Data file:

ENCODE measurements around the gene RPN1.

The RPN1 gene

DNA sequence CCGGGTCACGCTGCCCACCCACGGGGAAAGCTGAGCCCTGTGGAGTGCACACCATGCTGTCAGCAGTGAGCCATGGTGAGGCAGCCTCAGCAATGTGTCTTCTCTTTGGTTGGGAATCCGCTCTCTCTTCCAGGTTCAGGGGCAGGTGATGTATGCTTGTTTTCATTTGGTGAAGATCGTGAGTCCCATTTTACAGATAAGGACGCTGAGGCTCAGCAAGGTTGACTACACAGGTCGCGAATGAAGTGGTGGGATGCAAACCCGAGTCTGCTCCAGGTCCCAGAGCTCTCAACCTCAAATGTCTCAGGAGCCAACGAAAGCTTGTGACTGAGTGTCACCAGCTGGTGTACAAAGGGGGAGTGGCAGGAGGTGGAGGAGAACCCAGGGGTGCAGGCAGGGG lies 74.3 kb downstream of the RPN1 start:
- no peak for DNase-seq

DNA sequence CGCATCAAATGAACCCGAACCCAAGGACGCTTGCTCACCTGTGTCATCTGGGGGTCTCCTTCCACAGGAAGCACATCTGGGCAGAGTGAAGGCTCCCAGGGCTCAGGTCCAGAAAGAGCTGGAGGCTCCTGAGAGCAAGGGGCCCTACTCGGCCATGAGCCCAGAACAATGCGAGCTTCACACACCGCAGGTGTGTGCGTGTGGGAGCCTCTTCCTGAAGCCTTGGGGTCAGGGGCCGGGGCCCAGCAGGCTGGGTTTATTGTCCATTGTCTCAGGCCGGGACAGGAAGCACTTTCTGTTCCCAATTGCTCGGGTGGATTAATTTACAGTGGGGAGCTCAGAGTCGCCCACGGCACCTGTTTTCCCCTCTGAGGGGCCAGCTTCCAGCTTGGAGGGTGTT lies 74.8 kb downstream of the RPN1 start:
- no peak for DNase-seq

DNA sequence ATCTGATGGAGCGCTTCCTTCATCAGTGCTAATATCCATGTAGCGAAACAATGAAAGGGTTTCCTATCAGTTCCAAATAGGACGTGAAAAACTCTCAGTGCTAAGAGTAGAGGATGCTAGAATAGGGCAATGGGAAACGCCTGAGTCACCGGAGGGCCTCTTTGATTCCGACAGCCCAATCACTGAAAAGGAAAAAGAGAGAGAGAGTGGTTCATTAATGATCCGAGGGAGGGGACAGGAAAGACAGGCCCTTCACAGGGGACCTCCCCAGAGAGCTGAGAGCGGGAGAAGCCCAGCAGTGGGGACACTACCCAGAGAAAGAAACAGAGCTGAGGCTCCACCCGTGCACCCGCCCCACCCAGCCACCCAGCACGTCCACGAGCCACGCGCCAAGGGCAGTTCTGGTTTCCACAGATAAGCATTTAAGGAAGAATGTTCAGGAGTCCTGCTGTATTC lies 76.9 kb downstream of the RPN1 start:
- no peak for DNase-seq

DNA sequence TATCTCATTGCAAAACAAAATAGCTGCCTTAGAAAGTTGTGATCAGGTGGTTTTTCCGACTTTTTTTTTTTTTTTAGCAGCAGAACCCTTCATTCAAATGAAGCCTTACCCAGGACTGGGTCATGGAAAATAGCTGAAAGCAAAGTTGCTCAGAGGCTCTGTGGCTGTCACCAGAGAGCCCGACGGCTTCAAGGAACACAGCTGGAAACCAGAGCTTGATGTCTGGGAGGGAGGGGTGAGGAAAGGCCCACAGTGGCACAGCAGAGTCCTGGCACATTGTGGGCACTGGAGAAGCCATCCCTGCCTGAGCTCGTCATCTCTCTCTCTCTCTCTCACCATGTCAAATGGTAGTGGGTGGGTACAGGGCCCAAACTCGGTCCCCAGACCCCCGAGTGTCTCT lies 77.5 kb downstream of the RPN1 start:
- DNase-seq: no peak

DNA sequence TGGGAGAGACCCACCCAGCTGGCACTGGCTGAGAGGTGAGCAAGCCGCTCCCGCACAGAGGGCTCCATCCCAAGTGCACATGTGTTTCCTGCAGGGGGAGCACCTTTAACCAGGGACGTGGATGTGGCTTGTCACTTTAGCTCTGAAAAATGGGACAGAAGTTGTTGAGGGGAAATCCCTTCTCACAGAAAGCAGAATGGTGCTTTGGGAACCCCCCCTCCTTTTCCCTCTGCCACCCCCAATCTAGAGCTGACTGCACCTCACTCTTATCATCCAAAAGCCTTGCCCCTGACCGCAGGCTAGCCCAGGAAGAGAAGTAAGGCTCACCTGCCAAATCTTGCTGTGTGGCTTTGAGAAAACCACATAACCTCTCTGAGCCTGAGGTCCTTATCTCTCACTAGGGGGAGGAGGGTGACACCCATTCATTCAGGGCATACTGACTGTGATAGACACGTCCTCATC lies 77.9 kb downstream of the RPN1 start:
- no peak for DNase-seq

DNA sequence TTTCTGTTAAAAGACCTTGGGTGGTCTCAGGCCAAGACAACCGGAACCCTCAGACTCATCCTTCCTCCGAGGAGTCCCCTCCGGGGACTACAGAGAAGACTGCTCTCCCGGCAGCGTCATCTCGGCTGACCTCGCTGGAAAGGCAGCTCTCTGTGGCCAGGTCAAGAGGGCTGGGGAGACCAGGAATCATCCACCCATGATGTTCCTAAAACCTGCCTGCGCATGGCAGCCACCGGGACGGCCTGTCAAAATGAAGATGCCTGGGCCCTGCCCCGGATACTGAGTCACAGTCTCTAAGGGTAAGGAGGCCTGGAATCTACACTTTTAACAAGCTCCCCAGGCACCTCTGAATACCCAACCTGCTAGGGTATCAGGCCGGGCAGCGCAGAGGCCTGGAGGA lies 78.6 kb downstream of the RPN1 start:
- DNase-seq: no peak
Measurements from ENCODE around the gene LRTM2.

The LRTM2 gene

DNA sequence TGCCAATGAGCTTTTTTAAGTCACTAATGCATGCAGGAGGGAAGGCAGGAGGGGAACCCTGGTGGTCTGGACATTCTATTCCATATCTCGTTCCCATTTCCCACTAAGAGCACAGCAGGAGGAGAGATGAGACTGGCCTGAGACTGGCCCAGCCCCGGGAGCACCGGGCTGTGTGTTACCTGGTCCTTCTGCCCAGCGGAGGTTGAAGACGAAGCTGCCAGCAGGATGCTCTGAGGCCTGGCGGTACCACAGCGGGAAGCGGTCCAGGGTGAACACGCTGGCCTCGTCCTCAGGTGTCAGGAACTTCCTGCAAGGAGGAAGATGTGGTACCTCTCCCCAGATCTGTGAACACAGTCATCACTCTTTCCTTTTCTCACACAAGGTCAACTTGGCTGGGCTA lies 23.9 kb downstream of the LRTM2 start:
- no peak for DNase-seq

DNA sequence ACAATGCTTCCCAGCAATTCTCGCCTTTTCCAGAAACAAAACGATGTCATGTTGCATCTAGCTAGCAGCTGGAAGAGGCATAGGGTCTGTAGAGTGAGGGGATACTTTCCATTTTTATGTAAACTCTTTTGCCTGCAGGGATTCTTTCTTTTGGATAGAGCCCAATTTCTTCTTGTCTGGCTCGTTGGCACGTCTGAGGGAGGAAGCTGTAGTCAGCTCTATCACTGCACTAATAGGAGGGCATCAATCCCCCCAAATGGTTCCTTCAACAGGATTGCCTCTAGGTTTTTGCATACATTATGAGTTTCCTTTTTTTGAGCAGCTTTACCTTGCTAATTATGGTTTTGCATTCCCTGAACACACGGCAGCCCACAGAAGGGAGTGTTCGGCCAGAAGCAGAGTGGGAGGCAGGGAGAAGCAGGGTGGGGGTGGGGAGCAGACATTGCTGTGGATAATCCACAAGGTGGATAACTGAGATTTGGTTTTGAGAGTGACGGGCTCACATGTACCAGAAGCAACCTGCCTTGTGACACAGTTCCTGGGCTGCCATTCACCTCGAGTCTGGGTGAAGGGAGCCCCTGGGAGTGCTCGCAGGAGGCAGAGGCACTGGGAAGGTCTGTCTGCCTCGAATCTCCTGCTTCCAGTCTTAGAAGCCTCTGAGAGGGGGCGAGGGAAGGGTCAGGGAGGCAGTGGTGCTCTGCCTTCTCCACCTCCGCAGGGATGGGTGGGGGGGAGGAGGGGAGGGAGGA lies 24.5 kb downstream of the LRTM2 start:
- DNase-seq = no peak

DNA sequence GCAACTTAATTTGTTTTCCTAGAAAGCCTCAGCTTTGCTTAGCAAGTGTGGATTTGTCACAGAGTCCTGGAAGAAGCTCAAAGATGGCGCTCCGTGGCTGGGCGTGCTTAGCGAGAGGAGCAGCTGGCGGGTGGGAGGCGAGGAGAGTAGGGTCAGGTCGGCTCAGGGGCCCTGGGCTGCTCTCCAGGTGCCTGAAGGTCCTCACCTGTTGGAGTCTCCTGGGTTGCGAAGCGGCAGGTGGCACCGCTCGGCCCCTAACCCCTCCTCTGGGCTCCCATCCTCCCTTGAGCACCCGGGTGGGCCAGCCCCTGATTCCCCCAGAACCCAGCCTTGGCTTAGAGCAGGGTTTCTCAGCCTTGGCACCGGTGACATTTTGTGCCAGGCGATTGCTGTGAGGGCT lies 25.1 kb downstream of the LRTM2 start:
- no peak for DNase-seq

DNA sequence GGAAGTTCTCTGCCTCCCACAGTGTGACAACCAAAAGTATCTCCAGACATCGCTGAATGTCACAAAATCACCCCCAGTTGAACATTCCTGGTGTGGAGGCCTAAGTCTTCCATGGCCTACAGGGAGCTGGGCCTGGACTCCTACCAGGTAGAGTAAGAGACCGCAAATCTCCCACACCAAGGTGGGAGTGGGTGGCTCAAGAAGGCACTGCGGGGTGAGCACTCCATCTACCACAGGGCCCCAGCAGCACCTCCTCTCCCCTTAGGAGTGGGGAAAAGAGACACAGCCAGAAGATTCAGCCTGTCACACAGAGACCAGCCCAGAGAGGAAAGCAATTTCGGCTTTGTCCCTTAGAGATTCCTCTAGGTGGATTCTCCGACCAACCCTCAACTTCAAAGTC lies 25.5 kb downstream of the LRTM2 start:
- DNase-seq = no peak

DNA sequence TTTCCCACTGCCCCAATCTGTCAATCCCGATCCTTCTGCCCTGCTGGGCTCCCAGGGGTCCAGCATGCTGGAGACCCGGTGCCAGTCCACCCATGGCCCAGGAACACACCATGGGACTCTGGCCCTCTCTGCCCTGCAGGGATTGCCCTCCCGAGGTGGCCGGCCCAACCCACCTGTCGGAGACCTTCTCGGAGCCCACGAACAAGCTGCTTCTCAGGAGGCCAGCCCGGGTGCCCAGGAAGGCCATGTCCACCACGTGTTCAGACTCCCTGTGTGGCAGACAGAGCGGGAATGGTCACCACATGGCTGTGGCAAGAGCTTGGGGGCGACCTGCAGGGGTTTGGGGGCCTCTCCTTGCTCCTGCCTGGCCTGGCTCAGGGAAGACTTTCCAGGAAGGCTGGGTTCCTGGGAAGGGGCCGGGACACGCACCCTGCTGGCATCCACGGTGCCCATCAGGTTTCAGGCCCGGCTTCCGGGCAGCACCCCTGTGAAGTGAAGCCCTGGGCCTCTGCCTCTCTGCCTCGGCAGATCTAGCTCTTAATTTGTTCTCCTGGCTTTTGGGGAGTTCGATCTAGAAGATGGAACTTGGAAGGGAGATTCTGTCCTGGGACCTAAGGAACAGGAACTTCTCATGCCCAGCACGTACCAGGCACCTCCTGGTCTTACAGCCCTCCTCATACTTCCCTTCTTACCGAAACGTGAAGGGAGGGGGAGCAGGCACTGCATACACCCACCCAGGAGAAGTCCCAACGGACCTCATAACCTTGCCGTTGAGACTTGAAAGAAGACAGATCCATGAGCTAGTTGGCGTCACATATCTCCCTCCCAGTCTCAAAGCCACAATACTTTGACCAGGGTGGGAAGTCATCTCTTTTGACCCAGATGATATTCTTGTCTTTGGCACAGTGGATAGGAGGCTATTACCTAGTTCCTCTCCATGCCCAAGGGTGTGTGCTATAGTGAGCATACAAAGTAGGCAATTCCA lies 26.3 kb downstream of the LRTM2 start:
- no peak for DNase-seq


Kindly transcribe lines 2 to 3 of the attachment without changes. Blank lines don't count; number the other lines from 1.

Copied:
The RPN1 gene

DNA sequence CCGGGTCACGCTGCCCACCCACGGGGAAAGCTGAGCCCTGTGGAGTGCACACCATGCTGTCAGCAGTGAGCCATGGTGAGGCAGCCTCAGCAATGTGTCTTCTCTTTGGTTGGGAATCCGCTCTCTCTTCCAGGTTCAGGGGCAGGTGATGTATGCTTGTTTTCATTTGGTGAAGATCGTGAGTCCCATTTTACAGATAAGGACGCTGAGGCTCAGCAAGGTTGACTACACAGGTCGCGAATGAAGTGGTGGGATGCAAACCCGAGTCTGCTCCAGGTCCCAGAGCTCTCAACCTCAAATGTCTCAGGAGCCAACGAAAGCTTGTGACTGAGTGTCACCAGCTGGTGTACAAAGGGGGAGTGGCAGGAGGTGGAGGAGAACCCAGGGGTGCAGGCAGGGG lies 74.3 kb downstream of the RPN1 start: